7 Types of Doggy Doors and How to Pick the Right One for Your Pet

Merlisa Lawrence Corbett
Updated January 6, 2022
A PetSafe wall mounted pet door
Photo: Courtesy of PetSafe

So Fido can come and go in style

A doggy door opens up your pet to a world of freedom, and gets you off the hook when it comes to letting them in and out of your home. Doggy doors vary in design, size, and function, so it’s important to think ahead when deciding on the perfect one for your pooch. Here’s what to consider when choosing a doggy door.

What to Consider When Choosing the Best Dog Door

Before getting into the specific types of doggy doors, here are some factors and features to think about.

Size

Start by measuring your dog, cat, bunny, or guinea pig (you get the idea—whichever of your animal friends will use the door). Measure your pet from the top of its shoulders to the ground. Then measure between the two widest points from shoulder to shoulder. Do not measure above the head. Pets tend to bend and crouch to enter small spaces. If you have two pets, take measurements of the largest one.

Safety

A doggy door is sometimes an invitation for would-be burglars, insects, and wild animals. Never mount a pet door near door knobs or levers. Pet doors located in the rear of the house are hidden from neighbors and therefore may be vulnerable to people with nefarious intentions. Address the security risk of pet doors before, during, and after installing a pet door. For added safety, consult a home security expert in your area.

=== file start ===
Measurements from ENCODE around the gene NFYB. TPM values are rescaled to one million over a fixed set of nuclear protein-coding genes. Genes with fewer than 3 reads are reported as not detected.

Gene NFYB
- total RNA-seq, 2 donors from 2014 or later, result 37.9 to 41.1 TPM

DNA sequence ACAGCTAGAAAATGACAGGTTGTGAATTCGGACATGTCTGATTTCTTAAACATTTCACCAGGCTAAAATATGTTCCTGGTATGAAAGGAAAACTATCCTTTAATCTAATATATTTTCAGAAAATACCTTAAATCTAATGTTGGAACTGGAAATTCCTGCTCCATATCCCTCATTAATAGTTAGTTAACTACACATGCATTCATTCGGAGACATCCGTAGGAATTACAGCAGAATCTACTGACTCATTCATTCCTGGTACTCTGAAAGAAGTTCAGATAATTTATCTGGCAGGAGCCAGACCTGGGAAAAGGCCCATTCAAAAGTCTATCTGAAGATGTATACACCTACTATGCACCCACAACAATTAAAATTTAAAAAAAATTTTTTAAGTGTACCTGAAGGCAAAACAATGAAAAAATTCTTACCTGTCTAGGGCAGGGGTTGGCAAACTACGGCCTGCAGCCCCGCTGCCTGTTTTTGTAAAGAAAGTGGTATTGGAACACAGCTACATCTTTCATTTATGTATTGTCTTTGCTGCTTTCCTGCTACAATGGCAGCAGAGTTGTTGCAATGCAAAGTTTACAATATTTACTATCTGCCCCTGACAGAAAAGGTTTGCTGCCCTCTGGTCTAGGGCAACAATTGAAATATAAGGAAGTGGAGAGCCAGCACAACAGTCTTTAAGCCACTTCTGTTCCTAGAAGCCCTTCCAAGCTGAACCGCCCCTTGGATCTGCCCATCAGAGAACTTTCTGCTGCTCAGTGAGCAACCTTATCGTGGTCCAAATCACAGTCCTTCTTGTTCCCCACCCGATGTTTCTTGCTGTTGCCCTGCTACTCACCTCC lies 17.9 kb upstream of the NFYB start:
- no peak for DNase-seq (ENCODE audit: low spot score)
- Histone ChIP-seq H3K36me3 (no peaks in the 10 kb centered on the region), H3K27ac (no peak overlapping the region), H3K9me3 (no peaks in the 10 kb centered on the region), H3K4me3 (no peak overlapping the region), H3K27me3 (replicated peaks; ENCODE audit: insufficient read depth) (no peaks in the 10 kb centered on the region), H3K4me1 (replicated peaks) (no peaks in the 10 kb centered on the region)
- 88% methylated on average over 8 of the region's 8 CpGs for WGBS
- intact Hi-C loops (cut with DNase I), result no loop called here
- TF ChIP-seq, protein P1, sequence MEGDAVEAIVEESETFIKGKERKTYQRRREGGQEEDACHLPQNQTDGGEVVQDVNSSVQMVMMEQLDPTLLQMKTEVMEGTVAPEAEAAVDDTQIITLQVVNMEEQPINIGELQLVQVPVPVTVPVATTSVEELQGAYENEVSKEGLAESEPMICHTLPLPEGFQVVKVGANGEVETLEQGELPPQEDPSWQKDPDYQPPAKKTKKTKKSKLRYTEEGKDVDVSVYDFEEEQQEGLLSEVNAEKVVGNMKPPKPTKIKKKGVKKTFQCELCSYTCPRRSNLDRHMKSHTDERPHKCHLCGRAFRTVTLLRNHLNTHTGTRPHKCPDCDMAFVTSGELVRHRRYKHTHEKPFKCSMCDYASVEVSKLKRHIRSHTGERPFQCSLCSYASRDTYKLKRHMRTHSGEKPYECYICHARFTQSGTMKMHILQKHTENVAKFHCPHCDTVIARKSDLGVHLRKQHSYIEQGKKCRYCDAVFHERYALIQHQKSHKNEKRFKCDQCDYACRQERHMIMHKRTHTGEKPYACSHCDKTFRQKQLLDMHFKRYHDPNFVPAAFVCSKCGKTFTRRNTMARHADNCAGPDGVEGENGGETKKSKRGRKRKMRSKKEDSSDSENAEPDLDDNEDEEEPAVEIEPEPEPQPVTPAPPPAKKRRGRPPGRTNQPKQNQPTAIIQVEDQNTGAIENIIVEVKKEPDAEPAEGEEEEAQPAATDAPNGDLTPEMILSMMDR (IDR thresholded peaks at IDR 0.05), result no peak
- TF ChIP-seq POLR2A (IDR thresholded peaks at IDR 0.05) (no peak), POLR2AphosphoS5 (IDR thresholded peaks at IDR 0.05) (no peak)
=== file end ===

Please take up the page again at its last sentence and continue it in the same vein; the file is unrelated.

Also, remember your other little friends—kids! Consider any small children who may be tempted to crawl through the pet door. A garage door may seem like an ideal place for a pet door, but you should avoid dog doors on your garage to keep your kiddos safe from harm.

Flaps

Most doggy doors come with flaps. A good flap works for your furry friend while keeping unwelcome critters and natural elements out. Flaps come in single-flaps made of plastic to heavy-duty double and triple vinyl flaps that withstand 50 mph winds. The dual flaps help with insulation and shield the home’s interior from dirt, rain, or snow. However, sometimes it takes dogs a little more time to get used to navigating two or more flaps. Over time, flaps deteriorate.

Noise

Some pet doors make more noise than others. For example, doors that produce a loud clapping sound can startle some dogs. Even some automated doggy doors can produce sounds that you and your pet find annoying. If you’re concerned about the possibility of noise, ask your pro about it.

7 Doggy Door Options for Your Furry (or Scaly) Friends

1. Door-Mounted Pet Doors

The traditional door-mounted rectangular open with flap is what most people imagine at the mention of doggy doors. However, door-mounted pet doors come in different sizes and are made with various materials. Door-mounted doggy doors are easy for your pet to use and are also simple to install, depending on your DIY skills. You can create a hole in the center of a solid flat door or cut out a panel on a door with multiple panels.